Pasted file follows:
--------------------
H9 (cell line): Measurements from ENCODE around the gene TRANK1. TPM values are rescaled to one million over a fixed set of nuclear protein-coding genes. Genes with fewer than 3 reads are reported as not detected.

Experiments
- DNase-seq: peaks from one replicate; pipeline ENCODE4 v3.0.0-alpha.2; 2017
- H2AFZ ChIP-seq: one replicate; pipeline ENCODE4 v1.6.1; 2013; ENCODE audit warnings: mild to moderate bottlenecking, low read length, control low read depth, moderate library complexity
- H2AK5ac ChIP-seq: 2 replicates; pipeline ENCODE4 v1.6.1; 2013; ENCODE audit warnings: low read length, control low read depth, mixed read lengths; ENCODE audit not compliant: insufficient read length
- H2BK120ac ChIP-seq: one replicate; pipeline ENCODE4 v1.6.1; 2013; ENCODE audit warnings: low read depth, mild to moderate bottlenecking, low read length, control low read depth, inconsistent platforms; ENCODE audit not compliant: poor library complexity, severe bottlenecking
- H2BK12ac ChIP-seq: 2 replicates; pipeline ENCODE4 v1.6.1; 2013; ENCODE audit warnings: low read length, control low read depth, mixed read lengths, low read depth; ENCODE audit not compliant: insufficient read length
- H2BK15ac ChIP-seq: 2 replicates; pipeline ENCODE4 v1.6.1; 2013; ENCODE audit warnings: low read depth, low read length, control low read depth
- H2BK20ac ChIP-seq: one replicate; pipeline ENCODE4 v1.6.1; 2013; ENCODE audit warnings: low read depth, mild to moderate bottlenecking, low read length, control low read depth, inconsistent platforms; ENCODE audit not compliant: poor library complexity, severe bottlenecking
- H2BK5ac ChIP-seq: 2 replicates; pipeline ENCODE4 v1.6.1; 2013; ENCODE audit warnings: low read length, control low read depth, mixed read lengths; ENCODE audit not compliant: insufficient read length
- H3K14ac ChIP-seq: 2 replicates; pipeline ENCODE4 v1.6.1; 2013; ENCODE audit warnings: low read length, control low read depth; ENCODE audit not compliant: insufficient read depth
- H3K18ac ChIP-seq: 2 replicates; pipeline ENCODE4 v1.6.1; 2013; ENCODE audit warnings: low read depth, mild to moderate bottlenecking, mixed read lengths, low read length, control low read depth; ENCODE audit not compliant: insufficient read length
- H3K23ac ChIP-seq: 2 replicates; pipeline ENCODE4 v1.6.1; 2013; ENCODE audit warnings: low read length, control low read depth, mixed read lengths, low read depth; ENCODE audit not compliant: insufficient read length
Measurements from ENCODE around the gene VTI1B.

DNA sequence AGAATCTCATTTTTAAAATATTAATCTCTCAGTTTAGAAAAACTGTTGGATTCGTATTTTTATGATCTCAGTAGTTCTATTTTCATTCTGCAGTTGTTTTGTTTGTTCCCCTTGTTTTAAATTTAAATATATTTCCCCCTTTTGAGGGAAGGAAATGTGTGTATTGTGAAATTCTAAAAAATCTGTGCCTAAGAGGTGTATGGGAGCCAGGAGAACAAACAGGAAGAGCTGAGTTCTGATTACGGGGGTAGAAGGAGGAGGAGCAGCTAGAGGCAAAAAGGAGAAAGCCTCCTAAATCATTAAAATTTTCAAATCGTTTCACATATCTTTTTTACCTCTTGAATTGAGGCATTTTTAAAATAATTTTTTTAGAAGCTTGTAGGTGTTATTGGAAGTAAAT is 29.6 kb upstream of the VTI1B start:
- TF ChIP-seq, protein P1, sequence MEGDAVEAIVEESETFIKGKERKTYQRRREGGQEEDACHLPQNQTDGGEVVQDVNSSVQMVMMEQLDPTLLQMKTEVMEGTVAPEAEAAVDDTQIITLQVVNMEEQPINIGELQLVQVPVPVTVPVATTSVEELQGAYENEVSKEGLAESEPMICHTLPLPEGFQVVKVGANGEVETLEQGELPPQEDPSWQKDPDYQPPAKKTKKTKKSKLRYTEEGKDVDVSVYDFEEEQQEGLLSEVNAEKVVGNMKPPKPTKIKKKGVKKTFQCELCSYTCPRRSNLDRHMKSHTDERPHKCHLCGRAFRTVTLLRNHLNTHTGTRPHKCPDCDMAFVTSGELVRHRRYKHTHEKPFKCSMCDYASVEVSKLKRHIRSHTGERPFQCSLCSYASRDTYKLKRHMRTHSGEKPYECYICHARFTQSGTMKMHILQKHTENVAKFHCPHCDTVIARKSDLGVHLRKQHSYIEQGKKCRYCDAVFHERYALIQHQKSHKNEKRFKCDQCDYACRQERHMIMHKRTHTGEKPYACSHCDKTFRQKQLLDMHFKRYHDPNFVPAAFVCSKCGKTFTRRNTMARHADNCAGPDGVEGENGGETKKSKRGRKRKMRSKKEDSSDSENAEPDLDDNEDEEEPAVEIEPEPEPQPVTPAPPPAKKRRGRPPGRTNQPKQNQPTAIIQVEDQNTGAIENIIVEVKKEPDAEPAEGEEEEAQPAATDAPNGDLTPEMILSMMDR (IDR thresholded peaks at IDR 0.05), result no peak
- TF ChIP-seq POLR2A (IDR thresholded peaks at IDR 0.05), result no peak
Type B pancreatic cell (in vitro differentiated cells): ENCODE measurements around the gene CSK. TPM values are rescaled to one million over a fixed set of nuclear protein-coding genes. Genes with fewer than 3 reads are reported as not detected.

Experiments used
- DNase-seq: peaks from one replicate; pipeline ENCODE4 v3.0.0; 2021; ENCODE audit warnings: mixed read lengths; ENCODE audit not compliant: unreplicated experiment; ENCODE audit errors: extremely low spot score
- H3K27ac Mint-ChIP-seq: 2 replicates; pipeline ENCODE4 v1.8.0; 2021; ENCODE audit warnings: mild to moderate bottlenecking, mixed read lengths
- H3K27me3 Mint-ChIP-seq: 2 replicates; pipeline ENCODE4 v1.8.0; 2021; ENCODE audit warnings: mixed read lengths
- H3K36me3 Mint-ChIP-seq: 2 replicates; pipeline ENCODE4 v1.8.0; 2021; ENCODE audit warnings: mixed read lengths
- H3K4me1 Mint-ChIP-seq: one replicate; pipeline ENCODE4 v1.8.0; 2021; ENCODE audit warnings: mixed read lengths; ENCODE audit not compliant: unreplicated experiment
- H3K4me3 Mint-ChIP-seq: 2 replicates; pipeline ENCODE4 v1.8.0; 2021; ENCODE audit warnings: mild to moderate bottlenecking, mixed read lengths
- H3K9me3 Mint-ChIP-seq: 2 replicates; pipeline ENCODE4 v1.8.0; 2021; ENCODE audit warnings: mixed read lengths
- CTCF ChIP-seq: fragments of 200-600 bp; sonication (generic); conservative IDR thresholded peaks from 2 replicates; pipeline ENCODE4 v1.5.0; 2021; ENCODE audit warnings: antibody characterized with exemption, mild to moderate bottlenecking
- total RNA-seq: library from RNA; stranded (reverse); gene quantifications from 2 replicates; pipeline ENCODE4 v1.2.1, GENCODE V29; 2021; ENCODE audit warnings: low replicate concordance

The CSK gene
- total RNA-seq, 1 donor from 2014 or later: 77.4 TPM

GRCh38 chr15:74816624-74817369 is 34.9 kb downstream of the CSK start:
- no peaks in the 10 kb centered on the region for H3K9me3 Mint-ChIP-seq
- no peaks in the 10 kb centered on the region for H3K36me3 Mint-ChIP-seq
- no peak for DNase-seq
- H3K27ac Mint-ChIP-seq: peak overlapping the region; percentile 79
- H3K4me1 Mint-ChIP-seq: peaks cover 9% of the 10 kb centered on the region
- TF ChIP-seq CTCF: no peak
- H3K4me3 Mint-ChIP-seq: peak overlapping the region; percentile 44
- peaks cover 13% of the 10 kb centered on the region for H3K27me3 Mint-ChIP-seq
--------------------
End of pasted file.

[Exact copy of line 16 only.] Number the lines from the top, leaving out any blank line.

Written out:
- TF ChIP-seq, protein P1, sequence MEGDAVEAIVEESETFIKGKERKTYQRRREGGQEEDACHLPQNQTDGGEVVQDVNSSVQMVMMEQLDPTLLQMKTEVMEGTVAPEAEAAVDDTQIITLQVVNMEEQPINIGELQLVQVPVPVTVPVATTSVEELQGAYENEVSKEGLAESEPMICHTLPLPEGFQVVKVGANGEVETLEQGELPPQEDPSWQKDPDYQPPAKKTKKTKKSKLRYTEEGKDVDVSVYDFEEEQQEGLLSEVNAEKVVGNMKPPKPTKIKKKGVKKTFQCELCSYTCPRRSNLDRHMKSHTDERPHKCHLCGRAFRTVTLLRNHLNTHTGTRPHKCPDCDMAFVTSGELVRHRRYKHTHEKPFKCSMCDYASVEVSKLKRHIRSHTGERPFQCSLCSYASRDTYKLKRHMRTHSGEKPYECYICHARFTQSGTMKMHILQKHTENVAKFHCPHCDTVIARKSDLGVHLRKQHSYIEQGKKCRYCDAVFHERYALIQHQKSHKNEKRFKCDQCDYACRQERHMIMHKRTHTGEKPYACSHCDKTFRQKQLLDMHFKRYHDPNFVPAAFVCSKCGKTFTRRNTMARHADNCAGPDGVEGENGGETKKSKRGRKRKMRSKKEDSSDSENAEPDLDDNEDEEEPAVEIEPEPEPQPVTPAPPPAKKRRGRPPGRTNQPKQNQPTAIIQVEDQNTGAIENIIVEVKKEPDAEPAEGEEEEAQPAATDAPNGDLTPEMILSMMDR (IDR thresholded peaks at IDR 0.05), result no peak